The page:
This post is based on a blog that I wrote on my business website in 2016.
It has since been updated for posting on Frontntweaks.com.
Why did I repost this article again?
Simple, I still receive questions about WordPress.
There is still so much confusion, many didn’t even know there is a WordPress.com and WordPress.org platform.
The purpose of this blog is to clarify some of the confusion that I receive about WordPress.
The multitude of questions asked, shows me how much WordPress is misunderstood. Keep in mind, my answers will be very simple and non technical as possible. I just want to clear some of the confusion and misunderstanding about WordPress.
Isn’t WordPress a blogging platform?
Way back in 2003, WordPress began as a platform for bloggers.
This platform has since grown into to a full feature Content Management System (CMS) and can be downloaded free from WordPress.org. You need to install WordPress on a hosting service of your choice (Godaddy, Bluehost, etc.). Most of the major hosting services do provide a one click install, making it so simple for non techies to build a WordPress site.
WordPress.com (not WordPress.org) is still a blogging platform, and is also free once you sign up. WordPress.com provides everything you need to launch a website. It includes free hosting, themes, security and maintenance (similar to SquareSpace and Wix).
This allows you to actually have a website up and running in minutes.
Pros and Cons of WordPress.org:
WordPress is far from perfect,
- *Current statistics reveal that 28.1% of all websites are powered by WordPress.
In other words over a quarter of all websites use WordPress, meaning that this platform must meet the needs of it’s users.
- With such huge numbers of users, there are a proportionate number of web developers building WordPress sites, plugins, and themes. This means that WordPress has a huge community of supporters. In other words, technical support for WordPress is huge, I myself have found and received many answers to problems or questions that I have had.
- Currently as of this blog date, there are 51,000 plugins available in the WordPress Directory. This means that there is a functionality that can meet your needs. Examples: contact form, calendar, image slider for header, embed videos, security, SEO, and more. Many plugins are free, others are of the Premium option.
I have tried other CMS’s which may be more user friendly, but they lack plugins so you may be limited in what you can do, unless you hire a developer to build a custom plugin to meet your needs.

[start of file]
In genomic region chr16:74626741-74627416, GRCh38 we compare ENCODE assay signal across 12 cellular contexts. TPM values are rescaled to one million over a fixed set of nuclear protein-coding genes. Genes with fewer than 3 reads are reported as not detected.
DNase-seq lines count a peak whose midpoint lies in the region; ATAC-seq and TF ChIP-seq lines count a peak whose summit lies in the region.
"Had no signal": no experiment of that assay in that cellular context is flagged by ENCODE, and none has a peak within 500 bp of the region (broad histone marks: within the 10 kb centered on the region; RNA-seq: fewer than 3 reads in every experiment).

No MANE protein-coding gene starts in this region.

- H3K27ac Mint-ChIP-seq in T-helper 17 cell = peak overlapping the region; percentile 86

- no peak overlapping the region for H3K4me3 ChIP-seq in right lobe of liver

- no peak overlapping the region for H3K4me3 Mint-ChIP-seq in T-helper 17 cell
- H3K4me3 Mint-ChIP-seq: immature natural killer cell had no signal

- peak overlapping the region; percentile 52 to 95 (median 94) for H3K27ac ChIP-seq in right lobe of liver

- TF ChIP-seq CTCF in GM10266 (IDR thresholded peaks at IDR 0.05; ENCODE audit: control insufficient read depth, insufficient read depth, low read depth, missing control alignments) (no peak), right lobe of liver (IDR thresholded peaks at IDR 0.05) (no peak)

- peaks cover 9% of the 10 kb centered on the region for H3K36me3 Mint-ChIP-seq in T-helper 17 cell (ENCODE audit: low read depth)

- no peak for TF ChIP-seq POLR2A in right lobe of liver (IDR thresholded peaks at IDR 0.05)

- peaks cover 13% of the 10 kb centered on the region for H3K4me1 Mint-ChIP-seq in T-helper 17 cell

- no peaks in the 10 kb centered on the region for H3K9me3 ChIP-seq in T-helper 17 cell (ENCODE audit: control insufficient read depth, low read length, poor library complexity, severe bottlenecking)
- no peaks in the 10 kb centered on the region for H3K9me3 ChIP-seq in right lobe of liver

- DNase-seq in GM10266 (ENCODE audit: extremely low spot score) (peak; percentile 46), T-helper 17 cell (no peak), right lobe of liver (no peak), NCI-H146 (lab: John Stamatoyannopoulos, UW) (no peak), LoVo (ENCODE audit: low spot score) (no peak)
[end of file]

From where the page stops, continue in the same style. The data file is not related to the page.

- WordPress, straight out of the box, comes ready to embrace search engines. In other words WordPress is SEO ready.
- WordPress is eCommerce ready, which makes it ideal for your online business. Plugins such as Woo Commerce, Shopify, Easy Digital Downloads, and more, are fully optimized for WordPress, to give the business owner a secure and full featured online store.
- WordPress maintenance is easy. With one click plugin updates and certain automatic core updates, WordPress is very easy to be keep updated. No technical knowledge is required.
- WordPress is serious about security. That’s why security updates come very frequently to keep your website safe and guarded.
- Once up and running, many clients want to do their own updates and editing. Wordpress is fairly easy to learn, as I also provide a step by step visual tutorial.
I have tested and used other CMS’s, and I believe WordPress is the best available today. It is not perfect, but there is a reason that over a quarter of the websites are running on the WordPress platform.
Cons of WordPress
As I’ve stated earlier, WordPress is not perfect, so here are the downsides:
- Yes, there are thousands of themes and plugins, easy finding something to meet your needs.
But there are also hundreds of themes and plugins that have been abandoned by their developers, that have not been updated in years. So you need to check the “Last Updated” date to see if it is current, or you open your website to serious security flaws, or breakage.
- My pet peeve, you cannot organize your images into folders, like say Joomla can. So to find a certain image or pdf, you have to search through possibly hundreds of files.
- For a beginner, there is a learning curve involving the dashboard. It can be daunting, especially for a non-techie person.
- Although the majority of plugins and themes are free, to get the full features available, you will have to upgrade to the Premium or Pro level. This can expensive, especially when using multiple Premium plugins.
- To obtain maximum speed, efficiency and security on a a full featured website, you will most likely require a WordPress Optimized or WP Managed host, which is pricey.
You can always contact me if you have any WordPress questions.